She weaves her broad influence into well crafted nostalgic songs, which carry echoes of her early love of The Smiths and Motown, right through to the West African vocal style of her mother’s homeland and the singer songwriters she most resembles.
Born to a Jamaican father and a Liberian mother who came to the UK before her birth, Josephine’s upbringing provided a melting pot of influence which has shaped her sound.
So, for her effervescent 2012 debut album, Portrait, it was only fitting for her to draw in a wide range of musicians to help interpret her songs, from Polar Bear’s Seb Rochford to Ed Harcourt and composer Leo Abrahams.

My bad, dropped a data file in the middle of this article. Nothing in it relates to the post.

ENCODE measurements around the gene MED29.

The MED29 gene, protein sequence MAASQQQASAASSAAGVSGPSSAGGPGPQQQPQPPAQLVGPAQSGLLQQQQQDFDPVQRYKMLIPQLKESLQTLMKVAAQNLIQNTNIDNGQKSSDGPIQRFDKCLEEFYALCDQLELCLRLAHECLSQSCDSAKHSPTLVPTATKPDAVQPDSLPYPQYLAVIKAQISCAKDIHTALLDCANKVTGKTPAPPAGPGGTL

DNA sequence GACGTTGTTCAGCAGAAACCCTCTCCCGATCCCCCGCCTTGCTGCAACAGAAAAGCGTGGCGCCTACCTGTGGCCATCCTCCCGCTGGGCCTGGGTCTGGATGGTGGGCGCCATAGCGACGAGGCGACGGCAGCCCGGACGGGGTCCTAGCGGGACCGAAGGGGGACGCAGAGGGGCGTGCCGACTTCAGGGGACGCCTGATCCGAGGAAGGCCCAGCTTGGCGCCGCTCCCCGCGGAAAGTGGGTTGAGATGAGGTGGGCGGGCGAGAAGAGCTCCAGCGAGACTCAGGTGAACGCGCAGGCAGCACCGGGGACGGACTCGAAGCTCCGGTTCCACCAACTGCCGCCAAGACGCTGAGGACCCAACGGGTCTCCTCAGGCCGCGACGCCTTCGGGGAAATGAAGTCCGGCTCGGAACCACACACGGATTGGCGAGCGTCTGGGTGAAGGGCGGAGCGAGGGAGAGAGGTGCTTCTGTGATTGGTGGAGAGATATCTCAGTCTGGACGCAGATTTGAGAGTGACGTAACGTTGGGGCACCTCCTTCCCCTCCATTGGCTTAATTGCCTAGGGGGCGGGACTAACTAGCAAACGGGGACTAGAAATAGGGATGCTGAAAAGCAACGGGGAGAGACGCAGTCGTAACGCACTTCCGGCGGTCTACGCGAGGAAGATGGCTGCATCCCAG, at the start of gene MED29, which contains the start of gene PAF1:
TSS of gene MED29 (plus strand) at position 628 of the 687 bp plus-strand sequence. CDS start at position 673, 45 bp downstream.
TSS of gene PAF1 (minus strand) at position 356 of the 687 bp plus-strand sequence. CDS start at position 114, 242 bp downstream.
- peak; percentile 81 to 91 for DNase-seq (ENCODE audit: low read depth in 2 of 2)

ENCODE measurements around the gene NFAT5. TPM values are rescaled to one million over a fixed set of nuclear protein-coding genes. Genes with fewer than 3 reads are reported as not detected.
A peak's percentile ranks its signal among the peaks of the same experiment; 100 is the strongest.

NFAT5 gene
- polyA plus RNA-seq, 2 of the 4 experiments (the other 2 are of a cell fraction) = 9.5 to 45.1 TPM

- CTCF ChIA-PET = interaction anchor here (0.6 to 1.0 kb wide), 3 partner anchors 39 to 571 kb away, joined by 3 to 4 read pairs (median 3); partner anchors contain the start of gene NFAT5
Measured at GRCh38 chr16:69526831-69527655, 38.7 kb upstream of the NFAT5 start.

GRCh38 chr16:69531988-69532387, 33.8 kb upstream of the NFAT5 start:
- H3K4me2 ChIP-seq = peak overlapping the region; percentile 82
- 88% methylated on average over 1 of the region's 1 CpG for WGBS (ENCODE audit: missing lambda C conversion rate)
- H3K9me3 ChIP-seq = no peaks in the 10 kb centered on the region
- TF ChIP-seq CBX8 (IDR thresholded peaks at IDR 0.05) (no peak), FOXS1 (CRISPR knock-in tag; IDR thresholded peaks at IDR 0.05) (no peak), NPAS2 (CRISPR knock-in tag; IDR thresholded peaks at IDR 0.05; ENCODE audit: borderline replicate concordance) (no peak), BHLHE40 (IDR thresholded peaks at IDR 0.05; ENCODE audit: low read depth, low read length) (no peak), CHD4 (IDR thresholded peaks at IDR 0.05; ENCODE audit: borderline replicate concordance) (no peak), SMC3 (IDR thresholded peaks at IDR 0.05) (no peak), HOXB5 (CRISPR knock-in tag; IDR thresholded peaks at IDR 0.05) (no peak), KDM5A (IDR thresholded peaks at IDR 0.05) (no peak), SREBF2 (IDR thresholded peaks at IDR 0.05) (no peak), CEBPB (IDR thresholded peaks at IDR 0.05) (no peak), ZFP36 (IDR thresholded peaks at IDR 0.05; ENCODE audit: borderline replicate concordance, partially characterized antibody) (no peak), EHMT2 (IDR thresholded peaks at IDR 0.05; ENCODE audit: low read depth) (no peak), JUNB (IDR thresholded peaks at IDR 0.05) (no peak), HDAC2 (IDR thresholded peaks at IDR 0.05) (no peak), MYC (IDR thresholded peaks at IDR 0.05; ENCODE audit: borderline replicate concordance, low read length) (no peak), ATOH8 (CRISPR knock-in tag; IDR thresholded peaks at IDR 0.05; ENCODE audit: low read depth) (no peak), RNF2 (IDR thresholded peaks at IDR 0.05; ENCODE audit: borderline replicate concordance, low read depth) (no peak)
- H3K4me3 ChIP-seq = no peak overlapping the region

The result was a warm, comfortable record which played that classic R&B sound against bossa nova, gospel and blues. It also earned her high praise from Guy Garvey and a host of music press.
But Josephine is no stranger to the world of music - she has been playing live since her teens with Jimmy Cliff, Paolo Nutini and, more recently, Michael Kiwanuka.
Now armed with funding from the latest round of PRS for Music Foundation’s Momentum Music Fund awards, she is busy working on her second album. And, if it’s anything like the first, we’re in for a real treat...